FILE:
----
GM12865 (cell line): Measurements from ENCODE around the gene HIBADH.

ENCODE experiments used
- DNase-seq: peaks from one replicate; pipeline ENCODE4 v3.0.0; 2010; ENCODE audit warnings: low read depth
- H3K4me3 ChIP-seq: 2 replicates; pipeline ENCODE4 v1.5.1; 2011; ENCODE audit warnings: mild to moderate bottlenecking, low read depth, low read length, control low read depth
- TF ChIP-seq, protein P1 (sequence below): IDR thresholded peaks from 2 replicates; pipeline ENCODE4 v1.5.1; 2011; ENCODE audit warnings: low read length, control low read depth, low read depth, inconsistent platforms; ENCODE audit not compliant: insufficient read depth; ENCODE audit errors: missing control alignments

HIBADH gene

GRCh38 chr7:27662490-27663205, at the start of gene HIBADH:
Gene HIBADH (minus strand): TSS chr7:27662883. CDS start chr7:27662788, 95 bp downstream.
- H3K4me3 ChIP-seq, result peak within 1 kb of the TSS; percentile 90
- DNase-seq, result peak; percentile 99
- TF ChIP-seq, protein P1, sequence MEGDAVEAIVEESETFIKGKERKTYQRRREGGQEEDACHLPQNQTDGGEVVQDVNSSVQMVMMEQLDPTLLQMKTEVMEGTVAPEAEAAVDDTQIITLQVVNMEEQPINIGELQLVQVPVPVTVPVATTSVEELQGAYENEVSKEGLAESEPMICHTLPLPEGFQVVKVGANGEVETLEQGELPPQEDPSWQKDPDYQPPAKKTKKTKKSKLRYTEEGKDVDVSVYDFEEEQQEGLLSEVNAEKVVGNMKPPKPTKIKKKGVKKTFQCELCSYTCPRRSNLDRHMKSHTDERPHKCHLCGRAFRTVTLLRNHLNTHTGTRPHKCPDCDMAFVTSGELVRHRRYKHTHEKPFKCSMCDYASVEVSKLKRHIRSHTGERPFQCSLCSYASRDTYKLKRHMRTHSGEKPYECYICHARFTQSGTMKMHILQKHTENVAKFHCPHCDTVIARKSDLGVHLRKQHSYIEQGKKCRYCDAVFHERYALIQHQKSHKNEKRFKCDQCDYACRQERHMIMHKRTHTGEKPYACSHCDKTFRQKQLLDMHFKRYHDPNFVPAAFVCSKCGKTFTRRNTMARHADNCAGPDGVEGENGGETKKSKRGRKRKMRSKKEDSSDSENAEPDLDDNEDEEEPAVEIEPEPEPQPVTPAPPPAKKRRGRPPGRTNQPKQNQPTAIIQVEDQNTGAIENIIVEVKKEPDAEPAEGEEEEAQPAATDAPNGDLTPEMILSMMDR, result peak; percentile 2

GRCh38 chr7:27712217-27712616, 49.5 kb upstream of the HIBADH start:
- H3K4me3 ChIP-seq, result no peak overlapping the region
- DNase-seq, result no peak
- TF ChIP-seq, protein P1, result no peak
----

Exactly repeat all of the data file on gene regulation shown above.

GM12865 (cell line): Measurements from ENCODE around the gene HIBADH.

ENCODE experiments used
- DNase-seq: peaks from one replicate; pipeline ENCODE4 v3.0.0; 2010; ENCODE audit warnings: low read depth
- H3K4me3 ChIP-seq: 2 replicates; pipeline ENCODE4 v1.5.1; 2011; ENCODE audit warnings: mild to moderate bottlenecking, low read depth, low read length, control low read depth
- TF ChIP-seq, protein P1 (sequence below): IDR thresholded peaks from 2 replicates; pipeline ENCODE4 v1.5.1; 2011; ENCODE audit warnings: low read length, control low read depth, low read depth, inconsistent platforms; ENCODE audit not compliant: insufficient read depth; ENCODE audit errors: missing control alignments

HIBADH gene

GRCh38 chr7:27662490-27663205, at the start of gene HIBADH:
Gene HIBADH (minus strand): TSS chr7:27662883. CDS start chr7:27662788, 95 bp downstream.
- H3K4me3 ChIP-seq, result peak within 1 kb of the TSS; percentile 90
- DNase-seq, result peak; percentile 99
- TF ChIP-seq, protein P1, sequence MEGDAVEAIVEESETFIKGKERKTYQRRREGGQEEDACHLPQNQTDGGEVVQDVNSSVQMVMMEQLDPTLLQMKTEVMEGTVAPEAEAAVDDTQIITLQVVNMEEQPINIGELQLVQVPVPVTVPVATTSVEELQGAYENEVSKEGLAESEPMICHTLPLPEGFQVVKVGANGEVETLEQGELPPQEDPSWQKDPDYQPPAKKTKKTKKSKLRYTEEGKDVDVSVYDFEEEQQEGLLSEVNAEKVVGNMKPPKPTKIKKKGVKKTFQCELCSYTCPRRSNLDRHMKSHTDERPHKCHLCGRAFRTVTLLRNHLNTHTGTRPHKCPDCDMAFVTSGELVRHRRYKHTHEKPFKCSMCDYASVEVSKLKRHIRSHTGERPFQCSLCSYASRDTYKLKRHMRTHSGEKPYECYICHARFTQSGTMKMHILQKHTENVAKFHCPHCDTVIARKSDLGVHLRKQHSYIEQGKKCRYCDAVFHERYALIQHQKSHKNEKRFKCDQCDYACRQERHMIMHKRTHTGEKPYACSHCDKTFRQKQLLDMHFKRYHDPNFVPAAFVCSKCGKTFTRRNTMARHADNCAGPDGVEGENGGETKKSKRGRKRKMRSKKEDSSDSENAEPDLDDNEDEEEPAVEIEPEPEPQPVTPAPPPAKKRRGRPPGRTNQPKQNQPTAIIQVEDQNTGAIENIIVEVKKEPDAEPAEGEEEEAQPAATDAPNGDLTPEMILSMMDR, result peak; percentile 2

GRCh38 chr7:27712217-27712616, 49.5 kb upstream of the HIBADH start:
- H3K4me3 ChIP-seq, result no peak overlapping the region
- DNase-seq, result no peak
- TF ChIP-seq, protein P1, result no peak